All in all, this is a bad habit by anyone’s standards. Yes, I get words onto paper, but some are so incoherent from sleepiness that they get thrown out the very next day. Very few make the cut.

However, I get the feeling I’m not the only one with such bad habits. Except for the very few very lucky people who make a full living from writing, writing is almost a luxury. It has to be done between other paying work. It has to be done as a labour of love as much as anything else. I’m not, however, saying that being part of a crowd makes this acceptable.

If you find writing this late at night works for you, great. If, however, it is the last thing you turn to of a day, and you find it becoming difficult, this is a plea to you. Don’t let your writing suffer from your habits. Find some way to carve out writing time at a better hour. Even if it’s just jotting notes while you’re on the bus, or proof-reading in your lunch break. Don’t let writing become a chore. Writing should be a pleasure.

Me? I’m on the fence. I love writing, so I stay up far too late, but even I have to admit that this is bad for my health. Time to pull my writing time closer to evening rather than night-time. Even if that means writing porn around the dinner table with my family.

Thoughts on: Amazon’s bestiality rules

Well, here’s an interesting subject, eh? Lillian and I have discussed it at length, but recently I have had the opportunity to discuss it with non-writers. Specifically ,I have discussed this with my father, and a friend (I said my family was pretty open about all this, right?).

Generally, Lillian and I have swallowed (heh) Amazon’s rules without questioning it. What we have gathered is this – humans can have sex with humans, animals can have sex with animals. ‘Shifter’ stories are allowed (woohoo) as long as there is only intercourse between characters who are in the same species-state. So even if it’s two werewolves, they can’t Do The Deed if one is in wolf form and one is in human form. That makes it bestiality, and that is not allowed.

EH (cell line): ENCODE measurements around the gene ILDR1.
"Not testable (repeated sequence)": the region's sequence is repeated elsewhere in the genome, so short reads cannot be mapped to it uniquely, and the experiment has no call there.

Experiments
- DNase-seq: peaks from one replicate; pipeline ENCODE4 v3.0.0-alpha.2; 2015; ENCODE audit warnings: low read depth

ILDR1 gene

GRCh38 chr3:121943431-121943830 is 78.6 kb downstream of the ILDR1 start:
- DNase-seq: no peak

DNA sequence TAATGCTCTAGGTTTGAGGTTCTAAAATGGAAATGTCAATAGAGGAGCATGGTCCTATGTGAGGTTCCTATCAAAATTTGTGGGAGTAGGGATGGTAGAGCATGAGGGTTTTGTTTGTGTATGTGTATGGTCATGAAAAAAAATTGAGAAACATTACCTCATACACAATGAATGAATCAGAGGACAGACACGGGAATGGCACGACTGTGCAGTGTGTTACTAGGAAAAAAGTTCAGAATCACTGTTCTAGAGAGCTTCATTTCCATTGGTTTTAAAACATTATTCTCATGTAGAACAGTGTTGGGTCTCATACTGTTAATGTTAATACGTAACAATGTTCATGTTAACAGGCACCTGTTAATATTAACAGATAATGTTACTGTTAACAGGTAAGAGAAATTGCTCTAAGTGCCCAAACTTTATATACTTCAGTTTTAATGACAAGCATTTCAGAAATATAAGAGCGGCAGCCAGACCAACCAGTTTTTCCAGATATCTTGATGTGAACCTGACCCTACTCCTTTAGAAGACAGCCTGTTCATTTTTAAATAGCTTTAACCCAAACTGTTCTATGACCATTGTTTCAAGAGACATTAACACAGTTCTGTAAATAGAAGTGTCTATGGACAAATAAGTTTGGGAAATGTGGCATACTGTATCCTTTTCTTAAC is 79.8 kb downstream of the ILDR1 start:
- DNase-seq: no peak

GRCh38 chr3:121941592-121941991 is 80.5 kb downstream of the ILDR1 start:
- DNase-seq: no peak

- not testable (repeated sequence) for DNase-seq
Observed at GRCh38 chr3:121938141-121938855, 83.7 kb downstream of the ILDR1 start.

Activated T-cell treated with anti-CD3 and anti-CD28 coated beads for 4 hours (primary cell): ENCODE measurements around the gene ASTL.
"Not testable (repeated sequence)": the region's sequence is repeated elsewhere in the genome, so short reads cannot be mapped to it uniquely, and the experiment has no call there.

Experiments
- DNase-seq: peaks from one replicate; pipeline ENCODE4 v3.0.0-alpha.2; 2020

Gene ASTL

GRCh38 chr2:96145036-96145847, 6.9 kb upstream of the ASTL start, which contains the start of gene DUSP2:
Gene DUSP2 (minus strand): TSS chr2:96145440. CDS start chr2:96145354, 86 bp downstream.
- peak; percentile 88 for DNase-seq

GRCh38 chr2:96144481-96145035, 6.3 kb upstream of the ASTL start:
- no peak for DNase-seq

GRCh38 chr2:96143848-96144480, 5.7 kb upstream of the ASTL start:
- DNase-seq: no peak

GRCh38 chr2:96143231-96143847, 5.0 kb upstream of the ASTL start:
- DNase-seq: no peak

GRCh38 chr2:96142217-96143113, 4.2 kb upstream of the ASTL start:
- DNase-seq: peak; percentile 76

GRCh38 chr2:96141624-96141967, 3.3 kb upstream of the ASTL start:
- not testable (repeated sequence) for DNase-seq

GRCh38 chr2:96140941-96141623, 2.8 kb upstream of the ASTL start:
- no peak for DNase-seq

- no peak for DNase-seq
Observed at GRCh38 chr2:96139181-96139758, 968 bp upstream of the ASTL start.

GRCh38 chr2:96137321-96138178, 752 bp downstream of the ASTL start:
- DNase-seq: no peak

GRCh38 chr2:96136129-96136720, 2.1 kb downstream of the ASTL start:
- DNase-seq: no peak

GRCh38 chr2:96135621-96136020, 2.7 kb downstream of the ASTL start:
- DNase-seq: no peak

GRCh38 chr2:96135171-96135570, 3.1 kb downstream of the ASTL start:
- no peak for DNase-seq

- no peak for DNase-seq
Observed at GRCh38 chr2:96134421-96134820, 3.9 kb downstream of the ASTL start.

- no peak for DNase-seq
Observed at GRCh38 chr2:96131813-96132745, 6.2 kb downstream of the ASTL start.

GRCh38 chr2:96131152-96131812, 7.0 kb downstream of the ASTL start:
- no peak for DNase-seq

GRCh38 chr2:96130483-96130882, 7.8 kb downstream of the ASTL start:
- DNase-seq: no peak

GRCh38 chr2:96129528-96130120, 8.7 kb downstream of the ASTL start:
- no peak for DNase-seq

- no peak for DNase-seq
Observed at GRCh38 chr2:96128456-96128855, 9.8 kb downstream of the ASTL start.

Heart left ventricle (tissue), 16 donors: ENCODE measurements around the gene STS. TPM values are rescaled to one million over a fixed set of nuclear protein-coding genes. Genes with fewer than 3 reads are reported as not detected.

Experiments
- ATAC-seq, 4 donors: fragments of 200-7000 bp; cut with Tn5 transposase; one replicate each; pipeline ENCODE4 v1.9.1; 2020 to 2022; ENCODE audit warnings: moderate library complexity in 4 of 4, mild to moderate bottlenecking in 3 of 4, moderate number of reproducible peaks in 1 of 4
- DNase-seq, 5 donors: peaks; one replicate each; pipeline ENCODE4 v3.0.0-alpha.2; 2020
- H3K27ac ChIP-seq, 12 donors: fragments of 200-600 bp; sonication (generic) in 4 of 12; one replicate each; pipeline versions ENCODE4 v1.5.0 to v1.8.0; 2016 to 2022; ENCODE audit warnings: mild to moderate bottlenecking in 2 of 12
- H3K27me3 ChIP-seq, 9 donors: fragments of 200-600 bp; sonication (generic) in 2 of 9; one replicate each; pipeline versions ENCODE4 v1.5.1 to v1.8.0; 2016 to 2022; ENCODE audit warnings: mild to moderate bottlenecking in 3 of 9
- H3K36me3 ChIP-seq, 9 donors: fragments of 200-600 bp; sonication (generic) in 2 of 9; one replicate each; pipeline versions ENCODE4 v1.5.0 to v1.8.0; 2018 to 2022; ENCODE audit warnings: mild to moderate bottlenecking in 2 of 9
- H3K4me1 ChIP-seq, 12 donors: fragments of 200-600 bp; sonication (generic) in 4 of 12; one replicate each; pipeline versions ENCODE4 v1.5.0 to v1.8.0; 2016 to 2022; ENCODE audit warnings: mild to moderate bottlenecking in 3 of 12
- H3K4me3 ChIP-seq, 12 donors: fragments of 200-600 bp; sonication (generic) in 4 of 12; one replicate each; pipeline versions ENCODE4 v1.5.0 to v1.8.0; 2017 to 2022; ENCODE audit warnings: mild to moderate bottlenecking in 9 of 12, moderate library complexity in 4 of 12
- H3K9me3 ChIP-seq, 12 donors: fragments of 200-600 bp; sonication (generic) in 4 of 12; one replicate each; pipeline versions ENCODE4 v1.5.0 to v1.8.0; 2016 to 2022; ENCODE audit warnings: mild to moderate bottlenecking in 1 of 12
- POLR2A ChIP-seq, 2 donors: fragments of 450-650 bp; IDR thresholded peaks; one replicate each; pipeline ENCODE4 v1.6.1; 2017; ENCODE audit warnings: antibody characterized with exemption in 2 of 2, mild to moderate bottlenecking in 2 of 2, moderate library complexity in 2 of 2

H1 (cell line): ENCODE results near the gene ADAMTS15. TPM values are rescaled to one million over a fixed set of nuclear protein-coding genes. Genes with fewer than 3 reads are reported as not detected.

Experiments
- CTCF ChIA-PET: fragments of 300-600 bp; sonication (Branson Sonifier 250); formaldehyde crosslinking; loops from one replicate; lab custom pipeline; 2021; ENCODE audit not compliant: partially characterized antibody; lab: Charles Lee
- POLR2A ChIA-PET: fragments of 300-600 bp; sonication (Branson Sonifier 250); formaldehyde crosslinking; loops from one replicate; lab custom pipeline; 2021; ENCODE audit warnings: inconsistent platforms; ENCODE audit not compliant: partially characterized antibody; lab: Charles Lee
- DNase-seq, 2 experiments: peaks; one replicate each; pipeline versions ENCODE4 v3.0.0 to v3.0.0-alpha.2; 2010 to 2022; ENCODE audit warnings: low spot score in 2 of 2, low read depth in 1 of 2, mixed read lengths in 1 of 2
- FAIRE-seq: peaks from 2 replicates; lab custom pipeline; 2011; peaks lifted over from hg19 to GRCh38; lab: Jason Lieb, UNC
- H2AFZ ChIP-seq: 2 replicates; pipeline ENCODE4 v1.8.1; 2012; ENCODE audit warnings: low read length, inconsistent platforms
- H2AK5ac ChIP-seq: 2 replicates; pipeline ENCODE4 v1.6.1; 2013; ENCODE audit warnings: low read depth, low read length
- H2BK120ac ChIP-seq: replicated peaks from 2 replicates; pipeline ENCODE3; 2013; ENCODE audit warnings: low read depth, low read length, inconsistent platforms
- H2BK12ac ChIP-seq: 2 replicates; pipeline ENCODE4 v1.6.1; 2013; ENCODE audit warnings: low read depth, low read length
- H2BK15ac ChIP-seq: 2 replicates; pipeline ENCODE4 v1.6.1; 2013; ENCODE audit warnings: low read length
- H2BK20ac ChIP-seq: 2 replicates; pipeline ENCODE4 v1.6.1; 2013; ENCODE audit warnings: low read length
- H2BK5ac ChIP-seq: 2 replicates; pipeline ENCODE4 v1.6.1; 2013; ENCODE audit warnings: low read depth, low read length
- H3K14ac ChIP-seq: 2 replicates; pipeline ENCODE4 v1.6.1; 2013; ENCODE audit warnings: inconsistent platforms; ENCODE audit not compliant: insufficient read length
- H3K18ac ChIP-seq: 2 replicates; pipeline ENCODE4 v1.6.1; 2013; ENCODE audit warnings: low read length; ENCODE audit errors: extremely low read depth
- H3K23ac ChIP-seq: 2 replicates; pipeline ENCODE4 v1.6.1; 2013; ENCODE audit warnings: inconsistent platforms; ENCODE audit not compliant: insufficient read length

Seemed fine to me.

Then I tried explaining this to my father. My father, for the record, is very open about this kind of thing, but this whole idea seemed strange to him. Try as I might, I couldn’t explain it in a way that made him understand.

Perhaps I will have to start giving out free copies of some of my work for people to read, so they can understand the, for want of a better word, attraction in shifter smut. Or maybe it’s a pleasure which only you, my dear reader, and I, share. Who knows?

The friend I discussed it with just shook her head, laughed, and wandered off. I’m still not sure what to make of that.

I’d love to discuss this with more people, so please do comment – though if your comments are aggressive towards anyone’s tastes and preferences, they may not be published. Porn is for everyone 🙂

 

How to choose a pen name

So, now that you know Isabella Cooke is a pen name, I feel I can give some advice on how to choose a name. This info is gathered from various sources and advice from other sites, long with my own findings and experience. Obviously with a leaning towards erotica pen names.